Prominent Indian biomedical researcher Kamal Ranadive, noted for her breakthrough research on the link between cancer and certain viruses, was recalled on Monday by Google, which paid homage to her on the day the Asian woman turned 104 years old.
Today’s Doodle, created by India-based guest artist Ibrahim Rayintakath, shows her in her lab, encircled by cells and viruses that are being researched.
Ranadive was born on November 8, 1917, in Pune, India, and succeeded in medical education before deciding to pursue a career in biological research. She earned a Ph.D. in cytology, the study of cells, while working as a researcher at the Cancer Research Center of India, and then a fellowship at Johns Hopkins University.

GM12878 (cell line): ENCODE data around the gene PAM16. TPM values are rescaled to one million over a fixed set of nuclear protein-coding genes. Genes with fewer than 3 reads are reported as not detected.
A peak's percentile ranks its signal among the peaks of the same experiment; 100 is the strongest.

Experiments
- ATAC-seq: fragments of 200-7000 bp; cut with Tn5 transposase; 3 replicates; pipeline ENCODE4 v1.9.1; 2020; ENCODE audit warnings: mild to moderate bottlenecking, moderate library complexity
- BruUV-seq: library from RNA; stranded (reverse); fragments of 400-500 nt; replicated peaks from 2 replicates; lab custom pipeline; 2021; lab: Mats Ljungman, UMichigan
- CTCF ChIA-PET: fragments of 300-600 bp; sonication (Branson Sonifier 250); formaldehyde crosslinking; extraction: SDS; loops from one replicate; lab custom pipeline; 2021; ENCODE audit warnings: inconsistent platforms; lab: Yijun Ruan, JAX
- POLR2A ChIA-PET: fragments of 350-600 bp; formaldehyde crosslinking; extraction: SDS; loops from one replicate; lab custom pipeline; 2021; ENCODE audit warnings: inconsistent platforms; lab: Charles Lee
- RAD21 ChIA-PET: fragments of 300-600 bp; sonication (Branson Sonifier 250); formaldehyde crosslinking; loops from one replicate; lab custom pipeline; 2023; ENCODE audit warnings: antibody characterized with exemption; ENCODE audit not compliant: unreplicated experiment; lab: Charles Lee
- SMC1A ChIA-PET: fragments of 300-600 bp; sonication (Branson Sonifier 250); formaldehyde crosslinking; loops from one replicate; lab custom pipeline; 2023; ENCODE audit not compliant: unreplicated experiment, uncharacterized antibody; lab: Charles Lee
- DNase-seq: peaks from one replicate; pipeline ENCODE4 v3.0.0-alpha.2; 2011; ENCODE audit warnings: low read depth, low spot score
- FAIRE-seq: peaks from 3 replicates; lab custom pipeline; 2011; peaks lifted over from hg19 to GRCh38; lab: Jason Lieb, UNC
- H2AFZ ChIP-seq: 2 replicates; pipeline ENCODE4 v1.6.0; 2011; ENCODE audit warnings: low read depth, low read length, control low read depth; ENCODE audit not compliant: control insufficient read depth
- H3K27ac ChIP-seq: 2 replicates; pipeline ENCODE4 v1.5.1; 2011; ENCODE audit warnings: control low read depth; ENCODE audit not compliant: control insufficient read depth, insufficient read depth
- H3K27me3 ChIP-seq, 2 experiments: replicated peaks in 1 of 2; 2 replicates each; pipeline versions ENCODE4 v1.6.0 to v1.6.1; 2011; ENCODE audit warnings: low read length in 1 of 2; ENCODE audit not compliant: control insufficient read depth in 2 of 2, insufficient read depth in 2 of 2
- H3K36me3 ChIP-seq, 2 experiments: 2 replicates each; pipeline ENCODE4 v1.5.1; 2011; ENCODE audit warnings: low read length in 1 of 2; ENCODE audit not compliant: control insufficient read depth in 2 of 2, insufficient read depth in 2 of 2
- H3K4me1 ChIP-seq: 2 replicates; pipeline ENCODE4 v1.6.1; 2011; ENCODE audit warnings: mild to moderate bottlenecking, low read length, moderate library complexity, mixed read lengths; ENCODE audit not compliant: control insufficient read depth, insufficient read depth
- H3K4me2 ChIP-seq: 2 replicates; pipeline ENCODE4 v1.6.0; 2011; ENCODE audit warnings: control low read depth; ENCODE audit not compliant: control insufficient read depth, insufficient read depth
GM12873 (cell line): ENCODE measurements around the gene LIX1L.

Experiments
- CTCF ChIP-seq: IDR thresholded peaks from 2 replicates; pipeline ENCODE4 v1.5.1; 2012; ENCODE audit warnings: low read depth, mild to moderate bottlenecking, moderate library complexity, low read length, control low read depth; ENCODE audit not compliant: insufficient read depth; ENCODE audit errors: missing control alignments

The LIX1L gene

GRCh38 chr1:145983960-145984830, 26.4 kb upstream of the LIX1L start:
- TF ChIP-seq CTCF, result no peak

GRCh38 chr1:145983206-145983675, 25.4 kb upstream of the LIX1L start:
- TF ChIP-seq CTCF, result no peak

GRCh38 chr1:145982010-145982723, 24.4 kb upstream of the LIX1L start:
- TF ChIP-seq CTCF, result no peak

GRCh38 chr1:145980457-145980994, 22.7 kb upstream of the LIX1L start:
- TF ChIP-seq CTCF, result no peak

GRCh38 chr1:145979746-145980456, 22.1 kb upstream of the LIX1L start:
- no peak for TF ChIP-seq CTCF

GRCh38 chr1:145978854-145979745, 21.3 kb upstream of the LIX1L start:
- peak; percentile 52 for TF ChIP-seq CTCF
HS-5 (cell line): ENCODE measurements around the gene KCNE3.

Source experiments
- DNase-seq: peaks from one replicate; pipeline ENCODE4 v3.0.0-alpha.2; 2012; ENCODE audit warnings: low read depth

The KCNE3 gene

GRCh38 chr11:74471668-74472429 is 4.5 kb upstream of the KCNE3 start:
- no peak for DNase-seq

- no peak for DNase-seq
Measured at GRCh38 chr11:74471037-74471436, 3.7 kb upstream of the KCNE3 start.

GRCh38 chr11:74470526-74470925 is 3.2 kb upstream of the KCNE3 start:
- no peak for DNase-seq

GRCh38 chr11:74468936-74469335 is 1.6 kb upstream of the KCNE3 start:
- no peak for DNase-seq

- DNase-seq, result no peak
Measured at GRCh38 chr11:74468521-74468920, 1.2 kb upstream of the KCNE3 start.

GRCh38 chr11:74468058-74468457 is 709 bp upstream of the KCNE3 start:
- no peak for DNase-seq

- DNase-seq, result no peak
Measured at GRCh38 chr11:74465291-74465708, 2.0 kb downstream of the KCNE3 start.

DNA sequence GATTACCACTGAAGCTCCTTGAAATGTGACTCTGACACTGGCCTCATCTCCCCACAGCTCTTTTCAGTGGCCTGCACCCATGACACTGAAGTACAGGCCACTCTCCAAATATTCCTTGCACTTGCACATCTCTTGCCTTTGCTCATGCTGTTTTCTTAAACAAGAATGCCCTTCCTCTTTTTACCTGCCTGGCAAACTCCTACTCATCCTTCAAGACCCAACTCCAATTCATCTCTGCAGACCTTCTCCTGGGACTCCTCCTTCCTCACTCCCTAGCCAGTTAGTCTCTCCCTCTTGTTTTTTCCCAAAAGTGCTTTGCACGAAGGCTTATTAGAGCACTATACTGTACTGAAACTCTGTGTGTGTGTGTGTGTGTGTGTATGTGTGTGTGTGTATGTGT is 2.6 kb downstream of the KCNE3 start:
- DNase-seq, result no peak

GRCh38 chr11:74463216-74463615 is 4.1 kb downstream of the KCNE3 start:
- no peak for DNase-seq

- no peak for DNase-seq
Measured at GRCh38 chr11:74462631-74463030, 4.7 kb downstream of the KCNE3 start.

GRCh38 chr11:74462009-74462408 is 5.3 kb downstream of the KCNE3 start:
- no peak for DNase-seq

Ranadive came back to India when the fellowship finished and created the country’s first tissue culture lab in the 1960s. During her tenure as ICRC director, she was among the first to suggest a relationship between the development of cancer, particularly breast cancer, and genetics, as well as a link between cancer susceptibility and hormones.
Her research on germs linked to leprosy aided in the creation of vaccination against infectious illnesses. While doing cancer studies on animals, she was able to get a deeper understanding of the origins of leukemia and esophageal cancer.
Dr. Ranadive and 11 colleagues founded the Indian Women Scientists Association (IWSA) in 1973 to assist women in fields related to science. Ranadive urged Indian students and intellectuals studying overseas to return to India and use their expertise to benefit their villages.
She retired in 1989 and served in rural Maharashtra villages, teaching women as health workers and delivering health and nutrition education.
Ranadive, who dedicated his life to making society more fair via science and education, died in 2001 at the age of 83.